"The love of high performance cars runs deep at Wilton. In 1909 my great grandfather Arthur Wignall Tate (grandson of Henry Tate, founder of the Tate Gallery) was given a 1908 ex-French Grand Prix Mercedes for his 21st birthday! He put mudguards on it, and one of the fastest and most exotic machines mankind had yet produced became his daily driver for 10 years. Through WCS, I'm proud to celebrate the stories of all who share a little of Arthur Tate's pioneering passion." William Pembroke
Wilton House is unique. The Earls of Pembroke have lived here for over 470 years, and between them they have contributed an incomparable amount to the literary and artistic history of England. It combines splendid architecture with one of the world's finest privately-owned art collections.
Breathtakingly beautiful, Wilton House and gardens are among the most celebrated in England. The House was the favourite retreat of successive monarchs, primary among them King Charles I who gave his royal architect, Inigo Jones, to Pembroke to remodel the house, with interiors by John Webb. The result, via Jones's brilliant attaché, Isaac de Caux, was a home fit for a king.
To this day, Wilton's 17th Century interiors are considered the finest in the country and, with successive Earls being the most prolific arts patrons of their age, Wilton's art collection is stupendous. Over 300 great works are on display.
Wilton's history in story-telling is monumental. Mary Sidney, the 2nd Earl's wife, was a celebrated writer. Shakespeare was a close friend, and Mary, her husband and both their sons were his patrons. In fact, Shakespeare's First Folio was dedicated to them. It is reported the play 'As You Like It' was first performed at Wilton and 'Henry VI' and 'The Taming of the Shrew' were both first staged by Pembroke's Players (née Pembroke's Men) - the Earl's touring company of which the Bard himself was sometimes a member. Mary's 'academy' of writers and artists included the great and the good of the day and spearheaded a long tradition of literary and arts patronage.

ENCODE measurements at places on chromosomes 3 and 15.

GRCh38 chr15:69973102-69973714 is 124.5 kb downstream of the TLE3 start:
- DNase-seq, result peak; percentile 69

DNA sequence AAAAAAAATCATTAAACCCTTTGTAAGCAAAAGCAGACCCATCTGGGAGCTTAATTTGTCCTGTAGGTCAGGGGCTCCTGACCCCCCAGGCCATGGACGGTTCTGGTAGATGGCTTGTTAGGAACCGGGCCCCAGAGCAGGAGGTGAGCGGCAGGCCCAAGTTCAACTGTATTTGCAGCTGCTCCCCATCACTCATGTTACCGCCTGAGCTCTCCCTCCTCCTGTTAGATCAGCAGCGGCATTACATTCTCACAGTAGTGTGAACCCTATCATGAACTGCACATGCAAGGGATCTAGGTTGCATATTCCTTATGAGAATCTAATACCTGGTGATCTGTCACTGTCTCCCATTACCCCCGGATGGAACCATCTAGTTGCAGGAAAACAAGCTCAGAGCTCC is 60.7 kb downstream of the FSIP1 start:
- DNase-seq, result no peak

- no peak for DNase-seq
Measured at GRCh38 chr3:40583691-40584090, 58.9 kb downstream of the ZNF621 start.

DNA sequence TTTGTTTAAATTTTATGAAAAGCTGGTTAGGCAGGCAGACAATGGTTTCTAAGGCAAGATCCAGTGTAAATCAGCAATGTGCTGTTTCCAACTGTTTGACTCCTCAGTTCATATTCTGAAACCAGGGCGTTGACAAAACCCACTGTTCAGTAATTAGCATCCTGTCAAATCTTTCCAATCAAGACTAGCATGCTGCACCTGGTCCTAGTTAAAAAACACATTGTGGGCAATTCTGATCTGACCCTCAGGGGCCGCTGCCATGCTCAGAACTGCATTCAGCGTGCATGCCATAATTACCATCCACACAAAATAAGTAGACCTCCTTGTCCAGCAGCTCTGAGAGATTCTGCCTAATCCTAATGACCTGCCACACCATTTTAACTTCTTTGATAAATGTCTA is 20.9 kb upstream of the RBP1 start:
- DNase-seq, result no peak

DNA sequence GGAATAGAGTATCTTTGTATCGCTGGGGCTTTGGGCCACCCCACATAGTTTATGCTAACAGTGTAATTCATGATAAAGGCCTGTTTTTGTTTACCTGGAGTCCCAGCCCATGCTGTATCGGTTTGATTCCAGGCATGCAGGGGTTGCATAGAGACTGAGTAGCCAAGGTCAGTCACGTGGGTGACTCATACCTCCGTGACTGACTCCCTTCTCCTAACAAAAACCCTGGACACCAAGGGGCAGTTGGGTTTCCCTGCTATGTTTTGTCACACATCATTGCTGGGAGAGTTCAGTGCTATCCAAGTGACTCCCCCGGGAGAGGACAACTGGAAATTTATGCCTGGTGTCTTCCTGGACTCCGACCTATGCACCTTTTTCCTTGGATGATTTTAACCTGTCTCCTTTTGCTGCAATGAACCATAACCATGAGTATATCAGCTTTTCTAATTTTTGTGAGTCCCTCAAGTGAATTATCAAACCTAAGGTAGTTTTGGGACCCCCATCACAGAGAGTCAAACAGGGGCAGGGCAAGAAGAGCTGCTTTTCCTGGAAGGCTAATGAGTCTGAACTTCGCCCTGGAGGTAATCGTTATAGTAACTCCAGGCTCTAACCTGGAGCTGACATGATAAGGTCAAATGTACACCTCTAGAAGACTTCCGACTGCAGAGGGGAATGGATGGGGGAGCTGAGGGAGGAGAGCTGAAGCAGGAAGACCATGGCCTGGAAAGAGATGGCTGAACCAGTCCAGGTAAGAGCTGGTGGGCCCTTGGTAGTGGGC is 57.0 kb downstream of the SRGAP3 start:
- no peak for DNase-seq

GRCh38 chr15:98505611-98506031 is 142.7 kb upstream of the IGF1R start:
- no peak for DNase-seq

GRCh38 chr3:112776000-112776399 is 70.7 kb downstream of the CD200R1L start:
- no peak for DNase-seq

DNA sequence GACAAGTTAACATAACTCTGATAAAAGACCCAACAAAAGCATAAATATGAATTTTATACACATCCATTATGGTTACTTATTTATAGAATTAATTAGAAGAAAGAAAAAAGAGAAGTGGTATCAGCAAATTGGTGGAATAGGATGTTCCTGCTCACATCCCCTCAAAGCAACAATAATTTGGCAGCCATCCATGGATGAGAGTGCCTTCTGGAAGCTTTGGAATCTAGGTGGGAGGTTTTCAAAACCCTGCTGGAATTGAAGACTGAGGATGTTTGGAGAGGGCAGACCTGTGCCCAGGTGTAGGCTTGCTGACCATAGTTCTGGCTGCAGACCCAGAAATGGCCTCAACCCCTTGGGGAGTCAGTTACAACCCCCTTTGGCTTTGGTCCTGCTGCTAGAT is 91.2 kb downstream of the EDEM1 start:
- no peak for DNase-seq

In more modern times, the movie industry has continued Wilton's story-telling tradition: 35 movies and TV series have been filmed at Wilton since 1971.
The first truly passionate motorist at Wilton House was Lord Pembroke’s great grandfather Arthur Wignall Tate, who, after cutting his teeth aged 21 on an ex-Grand Prix Mercedes went on to own many extraordinary and historically significant cars. He was renowned for owning the finest Mercedes collection in England.
William, the current Earl of Pembroke, has an eclectic collection which includes several important classic and modern cars, and he is an enthusiastic racer. His first event at Wilton House in 2009 was a low-key supercar meet supporting a local charity. Today, with the all-new Wilton Classic and Supercar weekend for 2017, the show has international status.
In the last few years Wilton House has entered an important new era in its history as Lord and Lady Pembroke have continued its major and painstaking restoration - a project that the 17th Earl started in the 1990s. Once regarded as the finest country house in England, the scale of the investment and the standard of workmanship has attracted huge and often award-winning admiration from many quarters. The main rooms and the 21 acres of gardens and parkland in which the Inigo Jones masterpiece sits are now finer than ever before with interiors to rival the finest palaces in the country.
Access to the House during Wilton Classic and Supercar will depend on ticket type and status, but the State Rooms and grounds are open to the public at specific times of year. Please click on the House website link below to learn more.